Molly told me a disturbing story. I was back in St. Louis and my house in the jungle was being renovated when a young European couple moved into the unfinished construction and camped in my house for months until Luis Felipe got wind of it and chased them away. The young woman had even given birth on the concrete built-in base for my bed. I was horrified imagining the bloody birth in my own bedroom, and the risk the woman had endured giving birth in the middle of a dusty, dirty construction site. Squatters are not uncommon in that part of the country, I learned. If they stay long enough they can lay legal claim to the property, according to Luis Felipe. For the first time I realized how vulnerable my house and I would be. Molly told me to hire a caretaker and suggested Eliseo, a young Mayan laborer who worked part-time for one of the other homeowners. All the other caretakers spoke highly of him.
Eliseo and his family lived next door to me in a stick house with a palapa roof that had once been a garage owned by his part-time boss. He could keep an eye on my house when I was away and work for me when I was living in it. The day he came to my house to meet me, his wife, Sebastiana was with him, though at first I didn’t know why she was there. Eliseo was handsome, with a captivating smile and an easy, calm manner. We connected immediately. Sebastiana, small and shy, stood behind her husband as he and I talked. Neither one of them spoke English, though Eliseo was fluent in Spanish; Sebastiana knew only Nahuatl, her native Mayan tongue. With gestures and facial expressions and the little I understood in Spanish, Eliseo explained that he and his wife were a team. He would take care of the pool and the yard and Sebastiana would clean inside the house. They would split the salary of $4.00 for a half-day’s work, three days a week. I couldn’t imagine paying them so little and talked to Molly about it later, wanting to up their salary to $5.00. She warned me against giving them more than the $4.00 he asked as it would upset the other homeowners if I did.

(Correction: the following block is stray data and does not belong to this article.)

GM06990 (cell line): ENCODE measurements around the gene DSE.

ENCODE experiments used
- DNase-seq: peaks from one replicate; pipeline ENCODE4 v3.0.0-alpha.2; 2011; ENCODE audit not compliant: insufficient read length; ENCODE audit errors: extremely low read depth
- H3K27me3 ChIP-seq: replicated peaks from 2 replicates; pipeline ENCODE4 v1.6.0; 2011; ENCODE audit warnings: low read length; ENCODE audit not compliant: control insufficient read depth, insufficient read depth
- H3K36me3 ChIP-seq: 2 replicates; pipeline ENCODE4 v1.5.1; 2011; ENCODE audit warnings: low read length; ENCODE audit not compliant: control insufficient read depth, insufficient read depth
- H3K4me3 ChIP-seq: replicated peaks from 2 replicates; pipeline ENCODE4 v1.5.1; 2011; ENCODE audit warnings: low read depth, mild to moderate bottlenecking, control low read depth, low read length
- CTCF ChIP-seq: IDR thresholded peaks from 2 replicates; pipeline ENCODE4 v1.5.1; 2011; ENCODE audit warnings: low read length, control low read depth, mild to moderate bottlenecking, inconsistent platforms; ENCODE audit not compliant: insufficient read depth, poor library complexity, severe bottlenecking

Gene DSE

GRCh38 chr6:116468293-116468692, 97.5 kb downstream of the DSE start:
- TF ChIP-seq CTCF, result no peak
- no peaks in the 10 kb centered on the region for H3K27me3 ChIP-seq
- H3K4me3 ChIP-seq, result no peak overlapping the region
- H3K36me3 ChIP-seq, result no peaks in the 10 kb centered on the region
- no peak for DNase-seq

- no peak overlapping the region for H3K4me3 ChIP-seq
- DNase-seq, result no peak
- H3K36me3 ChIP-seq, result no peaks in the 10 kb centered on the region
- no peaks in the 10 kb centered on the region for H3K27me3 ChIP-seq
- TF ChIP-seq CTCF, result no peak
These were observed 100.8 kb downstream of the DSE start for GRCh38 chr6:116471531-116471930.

This was my first experience with the unfair treatment that lower classes in Mexico received, expected and accepted. Mayans are at the bottom of the social structure and are held in contempt by Mexicans and others. In spite of their illustrious ancient past as developers of the science of astronomy, calendar systems, hyroglyphic writing, and the building of elaborate pyramids and other structures all without the use of metal tools, modern day Mayans are treated as blacks have historically been treated in the US, with open abuse and hostility, discrediting and suppressing their abilities. But I was sure from our first meeting that Eliseo, Sebastiana and I would do well together, with or without language. From that day forward I did whatever I could for them, though that turned out to be nothing in comparison for what they did for me.
Eliseo saved my life.